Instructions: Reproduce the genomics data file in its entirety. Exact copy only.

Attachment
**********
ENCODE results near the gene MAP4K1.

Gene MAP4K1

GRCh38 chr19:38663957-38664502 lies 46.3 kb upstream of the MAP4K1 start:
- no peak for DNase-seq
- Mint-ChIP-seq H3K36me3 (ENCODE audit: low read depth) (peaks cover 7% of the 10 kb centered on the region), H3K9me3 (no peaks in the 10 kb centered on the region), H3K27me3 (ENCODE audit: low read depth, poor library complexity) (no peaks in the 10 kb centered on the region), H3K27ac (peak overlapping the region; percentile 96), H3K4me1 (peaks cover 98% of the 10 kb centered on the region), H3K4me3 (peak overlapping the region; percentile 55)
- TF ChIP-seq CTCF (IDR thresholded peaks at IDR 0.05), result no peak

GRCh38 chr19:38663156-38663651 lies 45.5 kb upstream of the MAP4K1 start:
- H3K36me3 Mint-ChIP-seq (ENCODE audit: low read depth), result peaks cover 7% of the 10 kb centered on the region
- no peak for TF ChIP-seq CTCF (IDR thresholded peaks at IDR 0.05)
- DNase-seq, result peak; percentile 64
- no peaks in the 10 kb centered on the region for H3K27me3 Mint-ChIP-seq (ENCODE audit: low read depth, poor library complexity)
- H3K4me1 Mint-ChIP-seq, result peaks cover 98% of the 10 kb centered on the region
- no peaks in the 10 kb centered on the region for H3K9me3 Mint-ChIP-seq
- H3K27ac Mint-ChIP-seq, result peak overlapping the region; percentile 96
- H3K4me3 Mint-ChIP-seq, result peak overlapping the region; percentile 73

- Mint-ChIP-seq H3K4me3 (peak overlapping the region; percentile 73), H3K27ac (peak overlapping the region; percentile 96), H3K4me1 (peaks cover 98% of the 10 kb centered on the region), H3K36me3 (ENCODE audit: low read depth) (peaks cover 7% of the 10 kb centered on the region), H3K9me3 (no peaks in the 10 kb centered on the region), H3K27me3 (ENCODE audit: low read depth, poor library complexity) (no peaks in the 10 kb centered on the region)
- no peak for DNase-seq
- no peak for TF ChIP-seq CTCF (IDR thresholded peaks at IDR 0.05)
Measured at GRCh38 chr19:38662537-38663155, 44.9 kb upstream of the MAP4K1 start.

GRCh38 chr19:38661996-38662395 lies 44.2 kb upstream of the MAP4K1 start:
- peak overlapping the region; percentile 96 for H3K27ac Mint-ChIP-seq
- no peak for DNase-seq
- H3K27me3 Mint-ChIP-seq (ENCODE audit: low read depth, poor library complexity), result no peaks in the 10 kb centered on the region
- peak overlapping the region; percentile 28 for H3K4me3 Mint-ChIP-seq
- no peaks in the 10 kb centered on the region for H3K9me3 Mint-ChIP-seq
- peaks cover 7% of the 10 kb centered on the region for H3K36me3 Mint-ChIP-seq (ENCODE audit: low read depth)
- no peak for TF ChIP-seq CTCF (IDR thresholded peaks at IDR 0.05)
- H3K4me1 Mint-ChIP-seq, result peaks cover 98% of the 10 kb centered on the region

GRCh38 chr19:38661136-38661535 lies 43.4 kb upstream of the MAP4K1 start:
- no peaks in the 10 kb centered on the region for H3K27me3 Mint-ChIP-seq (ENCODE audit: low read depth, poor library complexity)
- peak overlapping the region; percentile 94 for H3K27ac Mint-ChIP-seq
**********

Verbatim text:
ENCODE results near the gene MAP4K1.

Gene MAP4K1

GRCh38 chr19:38663957-38664502 lies 46.3 kb upstream of the MAP4K1 start:
- no peak for DNase-seq
- Mint-ChIP-seq H3K36me3 (ENCODE audit: low read depth) (peaks cover 7% of the 10 kb centered on the region), H3K9me3 (no peaks in the 10 kb centered on the region), H3K27me3 (ENCODE audit: low read depth, poor library complexity) (no peaks in the 10 kb centered on the region), H3K27ac (peak overlapping the region; percentile 96), H3K4me1 (peaks cover 98% of the 10 kb centered on the region), H3K4me3 (peak overlapping the region; percentile 55)
- TF ChIP-seq CTCF (IDR thresholded peaks at IDR 0.05), result no peak

GRCh38 chr19:38663156-38663651 lies 45.5 kb upstream of the MAP4K1 start:
- H3K36me3 Mint-ChIP-seq (ENCODE audit: low read depth), result peaks cover 7% of the 10 kb centered on the region
- no peak for TF ChIP-seq CTCF (IDR thresholded peaks at IDR 0.05)
- DNase-seq, result peak; percentile 64
- no peaks in the 10 kb centered on the region for H3K27me3 Mint-ChIP-seq (ENCODE audit: low read depth, poor library complexity)
- H3K4me1 Mint-ChIP-seq, result peaks cover 98% of the 10 kb centered on the region
- no peaks in the 10 kb centered on the region for H3K9me3 Mint-ChIP-seq
- H3K27ac Mint-ChIP-seq, result peak overlapping the region; percentile 96
- H3K4me3 Mint-ChIP-seq, result peak overlapping the region; percentile 73

- Mint-ChIP-seq H3K4me3 (peak overlapping the region; percentile 73), H3K27ac (peak overlapping the region; percentile 96), H3K4me1 (peaks cover 98% of the 10 kb centered on the region), H3K36me3 (ENCODE audit: low read depth) (peaks cover 7% of the 10 kb centered on the region), H3K9me3 (no peaks in the 10 kb centered on the region), H3K27me3 (ENCODE audit: low read depth, poor library complexity) (no peaks in the 10 kb centered on the region)
- no peak for DNase-seq
- no peak for TF ChIP-seq CTCF (IDR thresholded peaks at IDR 0.05)
Measured at GRCh38 chr19:38662537-38663155, 44.9 kb upstream of the MAP4K1 start.

GRCh38 chr19:38661996-38662395 lies 44.2 kb upstream of the MAP4K1 start:
- peak overlapping the region; percentile 96 for H3K27ac Mint-ChIP-seq
- no peak for DNase-seq
- H3K27me3 Mint-ChIP-seq (ENCODE audit: low read depth, poor library complexity), result no peaks in the 10 kb centered on the region
- peak overlapping the region; percentile 28 for H3K4me3 Mint-ChIP-seq
- no peaks in the 10 kb centered on the region for H3K9me3 Mint-ChIP-seq
- peaks cover 7% of the 10 kb centered on the region for H3K36me3 Mint-ChIP-seq (ENCODE audit: low read depth)
- no peak for TF ChIP-seq CTCF (IDR thresholded peaks at IDR 0.05)
- H3K4me1 Mint-ChIP-seq, result peaks cover 98% of the 10 kb centered on the region

GRCh38 chr19:38661136-38661535 lies 43.4 kb upstream of the MAP4K1 start:
- no peaks in the 10 kb centered on the region for H3K27me3 Mint-ChIP-seq (ENCODE audit: low read depth, poor library complexity)
- peak overlapping the region; percentile 94 for H3K27ac Mint-ChIP-seq